In the Marvel Comic Universe, Venom is a superhero who started life as a supervillain and Spiderman foe. In the biopharma universe, scorpion venom is undergoing the same fate transformation, as separate papers this week reported new ways to use scorpion venom in two major therapeutic targeting challenges.
BEIJING – China made strides in the CAR T space this month. The country approved two more candidates to enter clinical trials in December, and forerunner Nanjing Legend Biotech Co. Ltd. said its investigational CAR T therapy LCAR-B38M/JNJ-4528 co-developed with Janssen Biotech Inc. won FDA’s breakthrough therapy designation.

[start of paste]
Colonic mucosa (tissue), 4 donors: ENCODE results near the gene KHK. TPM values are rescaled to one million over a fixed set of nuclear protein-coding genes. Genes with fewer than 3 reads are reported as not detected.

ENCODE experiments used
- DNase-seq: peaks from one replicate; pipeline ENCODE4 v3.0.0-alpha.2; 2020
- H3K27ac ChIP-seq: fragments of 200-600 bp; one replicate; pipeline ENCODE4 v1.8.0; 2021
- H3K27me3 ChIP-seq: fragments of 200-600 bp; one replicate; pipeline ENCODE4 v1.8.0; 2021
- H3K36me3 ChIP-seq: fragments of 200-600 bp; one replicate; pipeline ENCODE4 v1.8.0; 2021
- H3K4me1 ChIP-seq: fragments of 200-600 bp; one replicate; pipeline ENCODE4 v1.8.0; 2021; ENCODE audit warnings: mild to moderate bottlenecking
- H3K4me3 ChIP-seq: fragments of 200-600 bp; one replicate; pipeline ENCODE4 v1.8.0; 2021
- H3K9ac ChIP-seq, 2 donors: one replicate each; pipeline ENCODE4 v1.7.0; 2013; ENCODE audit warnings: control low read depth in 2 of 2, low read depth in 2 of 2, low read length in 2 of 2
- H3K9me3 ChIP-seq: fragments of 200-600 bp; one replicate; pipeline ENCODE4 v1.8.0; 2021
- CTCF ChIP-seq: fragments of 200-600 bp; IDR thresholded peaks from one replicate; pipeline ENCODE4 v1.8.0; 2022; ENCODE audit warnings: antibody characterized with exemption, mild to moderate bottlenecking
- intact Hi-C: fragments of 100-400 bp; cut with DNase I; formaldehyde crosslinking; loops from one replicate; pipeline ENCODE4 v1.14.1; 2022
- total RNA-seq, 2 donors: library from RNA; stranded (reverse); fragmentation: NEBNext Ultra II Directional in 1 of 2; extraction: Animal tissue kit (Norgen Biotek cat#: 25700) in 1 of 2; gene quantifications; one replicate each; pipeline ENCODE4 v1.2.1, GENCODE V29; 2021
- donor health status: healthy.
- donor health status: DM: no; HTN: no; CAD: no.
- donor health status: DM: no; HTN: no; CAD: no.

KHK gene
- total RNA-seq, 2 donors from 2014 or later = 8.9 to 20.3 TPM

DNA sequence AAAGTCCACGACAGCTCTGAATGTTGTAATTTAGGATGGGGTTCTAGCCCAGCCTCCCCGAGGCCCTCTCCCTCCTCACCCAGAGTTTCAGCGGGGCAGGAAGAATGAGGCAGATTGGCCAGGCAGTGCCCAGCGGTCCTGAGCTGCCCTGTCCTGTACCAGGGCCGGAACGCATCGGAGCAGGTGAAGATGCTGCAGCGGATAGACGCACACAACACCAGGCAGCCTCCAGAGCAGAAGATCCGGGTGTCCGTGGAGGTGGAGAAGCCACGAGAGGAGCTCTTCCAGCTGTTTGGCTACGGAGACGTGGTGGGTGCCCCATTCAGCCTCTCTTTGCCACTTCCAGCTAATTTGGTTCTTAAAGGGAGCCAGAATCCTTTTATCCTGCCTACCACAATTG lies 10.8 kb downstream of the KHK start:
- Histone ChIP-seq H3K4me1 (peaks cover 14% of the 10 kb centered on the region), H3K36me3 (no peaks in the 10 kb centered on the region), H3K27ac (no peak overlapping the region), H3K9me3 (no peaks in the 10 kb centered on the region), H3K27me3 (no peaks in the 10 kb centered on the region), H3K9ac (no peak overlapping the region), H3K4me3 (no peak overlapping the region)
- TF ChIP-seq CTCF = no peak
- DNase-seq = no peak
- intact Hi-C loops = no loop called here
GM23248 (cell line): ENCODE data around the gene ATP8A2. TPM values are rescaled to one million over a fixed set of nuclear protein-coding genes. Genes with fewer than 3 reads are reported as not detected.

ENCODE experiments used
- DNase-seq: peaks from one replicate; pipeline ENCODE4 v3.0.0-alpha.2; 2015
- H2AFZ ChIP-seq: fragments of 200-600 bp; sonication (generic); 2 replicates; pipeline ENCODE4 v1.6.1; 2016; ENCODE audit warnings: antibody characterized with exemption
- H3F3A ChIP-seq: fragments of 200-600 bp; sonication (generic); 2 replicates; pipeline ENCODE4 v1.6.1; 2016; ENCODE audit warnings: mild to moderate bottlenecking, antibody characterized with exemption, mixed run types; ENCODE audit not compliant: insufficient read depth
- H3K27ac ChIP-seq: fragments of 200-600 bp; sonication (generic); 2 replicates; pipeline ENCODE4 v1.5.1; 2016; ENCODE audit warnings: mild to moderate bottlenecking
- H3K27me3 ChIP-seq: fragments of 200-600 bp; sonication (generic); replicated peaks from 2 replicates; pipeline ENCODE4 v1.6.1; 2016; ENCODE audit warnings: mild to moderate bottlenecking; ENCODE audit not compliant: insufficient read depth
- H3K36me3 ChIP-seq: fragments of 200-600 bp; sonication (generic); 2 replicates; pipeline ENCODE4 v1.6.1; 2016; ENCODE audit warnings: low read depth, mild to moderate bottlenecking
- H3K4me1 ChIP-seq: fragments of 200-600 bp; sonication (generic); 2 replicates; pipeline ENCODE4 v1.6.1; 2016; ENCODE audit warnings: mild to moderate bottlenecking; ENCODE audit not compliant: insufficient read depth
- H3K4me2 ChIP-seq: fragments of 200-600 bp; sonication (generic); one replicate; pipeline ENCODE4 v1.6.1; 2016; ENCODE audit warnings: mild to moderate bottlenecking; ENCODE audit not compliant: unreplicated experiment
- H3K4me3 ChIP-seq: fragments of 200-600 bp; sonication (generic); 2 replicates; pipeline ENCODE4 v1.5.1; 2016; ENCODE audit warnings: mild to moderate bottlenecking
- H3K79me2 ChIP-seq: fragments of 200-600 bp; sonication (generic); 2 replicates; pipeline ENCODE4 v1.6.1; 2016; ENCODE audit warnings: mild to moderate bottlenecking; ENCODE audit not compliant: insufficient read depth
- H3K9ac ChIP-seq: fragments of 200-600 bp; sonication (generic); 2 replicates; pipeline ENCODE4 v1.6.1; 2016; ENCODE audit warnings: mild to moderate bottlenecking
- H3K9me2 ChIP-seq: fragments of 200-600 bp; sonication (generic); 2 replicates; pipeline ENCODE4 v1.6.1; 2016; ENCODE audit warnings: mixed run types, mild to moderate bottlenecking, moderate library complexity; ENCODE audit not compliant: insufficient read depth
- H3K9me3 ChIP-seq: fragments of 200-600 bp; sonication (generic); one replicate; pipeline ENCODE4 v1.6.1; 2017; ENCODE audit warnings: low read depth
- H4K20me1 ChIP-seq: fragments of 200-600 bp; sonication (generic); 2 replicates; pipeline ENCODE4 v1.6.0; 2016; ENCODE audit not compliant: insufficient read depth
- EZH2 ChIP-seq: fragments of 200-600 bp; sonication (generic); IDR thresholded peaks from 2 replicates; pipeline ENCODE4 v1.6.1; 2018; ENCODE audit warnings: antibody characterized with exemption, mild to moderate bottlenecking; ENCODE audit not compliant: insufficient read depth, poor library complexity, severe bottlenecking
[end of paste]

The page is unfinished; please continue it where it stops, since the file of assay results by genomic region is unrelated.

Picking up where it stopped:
ORLANDO, Fla. – “The Wright brothers showed that you could fly a plane, but it wasn’t very far and it wasn’t very safe,” Wendell Lim told his audience at the 61st American Society of Hematology (ASH) annual meeting this weekend. “That’s where cell therapy is now.”
There are a pair of approved CAR T drugs, Yescarta (axicabtagene ciloleucel) from Gilead Sciences Inc. and Kymriah (tisagenlecleucel) from Novartis AG, that have been available since 2017 for a few hematological cancers, including some lymphomas and leukemias.
CAR T cells engineered to target fibroblast activating protein (FAP) could reverse cardiac fibrosis and restore cardiac function in mice, researchers have reported in the Sept. 12, 2019, issue of Nature.